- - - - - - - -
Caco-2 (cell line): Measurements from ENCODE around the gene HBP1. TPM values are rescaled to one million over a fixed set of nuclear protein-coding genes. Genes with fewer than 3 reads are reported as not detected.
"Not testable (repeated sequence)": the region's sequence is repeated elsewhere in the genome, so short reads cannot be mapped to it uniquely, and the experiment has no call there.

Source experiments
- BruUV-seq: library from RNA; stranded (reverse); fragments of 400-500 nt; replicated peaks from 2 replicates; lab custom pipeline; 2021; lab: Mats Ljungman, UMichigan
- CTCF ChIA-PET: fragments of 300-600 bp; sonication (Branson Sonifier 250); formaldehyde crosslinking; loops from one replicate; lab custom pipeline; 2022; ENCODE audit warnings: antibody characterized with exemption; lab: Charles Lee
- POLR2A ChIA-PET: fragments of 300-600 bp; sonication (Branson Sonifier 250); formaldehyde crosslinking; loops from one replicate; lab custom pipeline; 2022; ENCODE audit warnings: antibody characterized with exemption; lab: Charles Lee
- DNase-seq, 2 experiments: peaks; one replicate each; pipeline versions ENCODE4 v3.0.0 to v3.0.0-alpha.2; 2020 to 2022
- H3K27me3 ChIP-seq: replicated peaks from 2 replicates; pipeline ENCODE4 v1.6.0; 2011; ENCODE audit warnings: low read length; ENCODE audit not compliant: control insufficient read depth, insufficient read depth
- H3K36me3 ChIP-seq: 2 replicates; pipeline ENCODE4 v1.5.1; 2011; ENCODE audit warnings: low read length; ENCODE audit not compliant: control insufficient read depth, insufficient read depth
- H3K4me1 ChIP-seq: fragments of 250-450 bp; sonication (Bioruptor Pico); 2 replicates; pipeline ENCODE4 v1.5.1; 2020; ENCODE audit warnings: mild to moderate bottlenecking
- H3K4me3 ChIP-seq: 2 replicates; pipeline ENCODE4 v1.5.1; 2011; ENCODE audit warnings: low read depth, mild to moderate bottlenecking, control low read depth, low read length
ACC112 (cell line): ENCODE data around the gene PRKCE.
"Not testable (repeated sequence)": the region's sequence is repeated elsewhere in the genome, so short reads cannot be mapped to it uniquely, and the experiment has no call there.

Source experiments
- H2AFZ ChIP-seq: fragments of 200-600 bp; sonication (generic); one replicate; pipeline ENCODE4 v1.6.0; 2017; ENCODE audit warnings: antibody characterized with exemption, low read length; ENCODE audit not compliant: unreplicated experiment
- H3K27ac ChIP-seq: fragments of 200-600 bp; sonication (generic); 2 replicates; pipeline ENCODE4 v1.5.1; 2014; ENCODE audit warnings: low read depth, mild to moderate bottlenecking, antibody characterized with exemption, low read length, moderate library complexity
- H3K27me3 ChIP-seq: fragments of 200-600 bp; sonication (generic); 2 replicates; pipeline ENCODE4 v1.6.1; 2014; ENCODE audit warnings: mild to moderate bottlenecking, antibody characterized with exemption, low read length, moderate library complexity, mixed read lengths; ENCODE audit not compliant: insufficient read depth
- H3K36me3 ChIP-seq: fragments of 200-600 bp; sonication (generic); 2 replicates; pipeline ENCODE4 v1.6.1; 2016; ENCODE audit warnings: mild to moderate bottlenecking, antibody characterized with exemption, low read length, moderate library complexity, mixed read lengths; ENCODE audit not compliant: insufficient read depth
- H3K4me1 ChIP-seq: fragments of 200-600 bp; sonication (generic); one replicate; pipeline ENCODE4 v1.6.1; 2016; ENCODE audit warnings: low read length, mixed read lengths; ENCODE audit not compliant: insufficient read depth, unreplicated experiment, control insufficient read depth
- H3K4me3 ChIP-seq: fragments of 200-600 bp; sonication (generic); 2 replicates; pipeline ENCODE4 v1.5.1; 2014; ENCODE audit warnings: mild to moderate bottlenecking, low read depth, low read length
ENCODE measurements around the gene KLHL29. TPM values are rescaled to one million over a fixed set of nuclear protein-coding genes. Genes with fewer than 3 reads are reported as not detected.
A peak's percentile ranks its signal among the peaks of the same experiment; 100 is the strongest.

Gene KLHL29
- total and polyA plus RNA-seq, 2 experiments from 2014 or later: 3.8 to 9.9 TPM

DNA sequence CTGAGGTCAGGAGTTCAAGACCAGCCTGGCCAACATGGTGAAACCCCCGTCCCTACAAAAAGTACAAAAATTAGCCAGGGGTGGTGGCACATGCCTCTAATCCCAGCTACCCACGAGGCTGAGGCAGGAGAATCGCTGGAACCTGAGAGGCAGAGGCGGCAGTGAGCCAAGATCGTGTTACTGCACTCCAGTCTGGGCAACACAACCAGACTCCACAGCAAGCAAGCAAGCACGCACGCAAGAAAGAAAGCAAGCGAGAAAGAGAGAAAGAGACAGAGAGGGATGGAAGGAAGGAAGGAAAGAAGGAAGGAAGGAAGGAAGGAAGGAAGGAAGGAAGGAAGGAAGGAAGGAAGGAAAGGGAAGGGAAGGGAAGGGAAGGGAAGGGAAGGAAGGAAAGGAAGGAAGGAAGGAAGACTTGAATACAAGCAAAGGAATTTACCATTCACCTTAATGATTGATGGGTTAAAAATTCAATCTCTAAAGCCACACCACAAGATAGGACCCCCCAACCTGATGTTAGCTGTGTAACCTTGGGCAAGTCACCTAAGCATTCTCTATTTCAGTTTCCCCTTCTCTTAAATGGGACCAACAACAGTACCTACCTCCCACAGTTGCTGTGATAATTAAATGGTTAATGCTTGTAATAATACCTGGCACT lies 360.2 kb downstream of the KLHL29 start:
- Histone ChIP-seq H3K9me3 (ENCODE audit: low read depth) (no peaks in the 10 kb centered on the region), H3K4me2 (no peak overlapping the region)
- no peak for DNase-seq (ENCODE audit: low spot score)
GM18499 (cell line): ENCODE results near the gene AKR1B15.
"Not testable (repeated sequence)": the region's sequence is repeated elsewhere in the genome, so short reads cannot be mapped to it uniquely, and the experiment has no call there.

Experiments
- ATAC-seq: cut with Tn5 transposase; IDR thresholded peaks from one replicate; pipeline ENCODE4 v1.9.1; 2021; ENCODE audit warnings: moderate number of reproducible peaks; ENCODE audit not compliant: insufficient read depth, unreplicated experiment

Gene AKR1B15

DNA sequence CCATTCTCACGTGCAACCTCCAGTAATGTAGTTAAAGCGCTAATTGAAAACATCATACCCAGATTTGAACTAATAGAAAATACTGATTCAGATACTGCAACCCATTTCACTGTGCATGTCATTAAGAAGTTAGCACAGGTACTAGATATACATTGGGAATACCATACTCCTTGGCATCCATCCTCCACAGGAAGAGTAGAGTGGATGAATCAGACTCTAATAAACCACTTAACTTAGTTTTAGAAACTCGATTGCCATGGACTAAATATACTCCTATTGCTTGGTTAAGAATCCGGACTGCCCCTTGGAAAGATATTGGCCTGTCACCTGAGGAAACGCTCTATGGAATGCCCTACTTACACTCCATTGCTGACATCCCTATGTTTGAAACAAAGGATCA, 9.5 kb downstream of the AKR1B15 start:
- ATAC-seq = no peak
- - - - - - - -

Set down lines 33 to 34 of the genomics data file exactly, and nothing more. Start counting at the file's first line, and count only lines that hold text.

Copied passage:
DNA sequence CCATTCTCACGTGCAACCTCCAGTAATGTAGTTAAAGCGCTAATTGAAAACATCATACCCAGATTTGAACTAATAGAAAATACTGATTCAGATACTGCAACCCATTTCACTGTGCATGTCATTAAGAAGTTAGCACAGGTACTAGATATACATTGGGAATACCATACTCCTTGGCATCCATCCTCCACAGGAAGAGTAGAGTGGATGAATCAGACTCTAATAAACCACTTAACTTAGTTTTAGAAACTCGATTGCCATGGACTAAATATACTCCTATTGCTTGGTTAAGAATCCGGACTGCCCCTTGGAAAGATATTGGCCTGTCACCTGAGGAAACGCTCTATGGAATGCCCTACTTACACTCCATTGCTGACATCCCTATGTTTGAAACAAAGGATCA, 9.5 kb downstream of the AKR1B15 start:
- ATAC-seq = no peak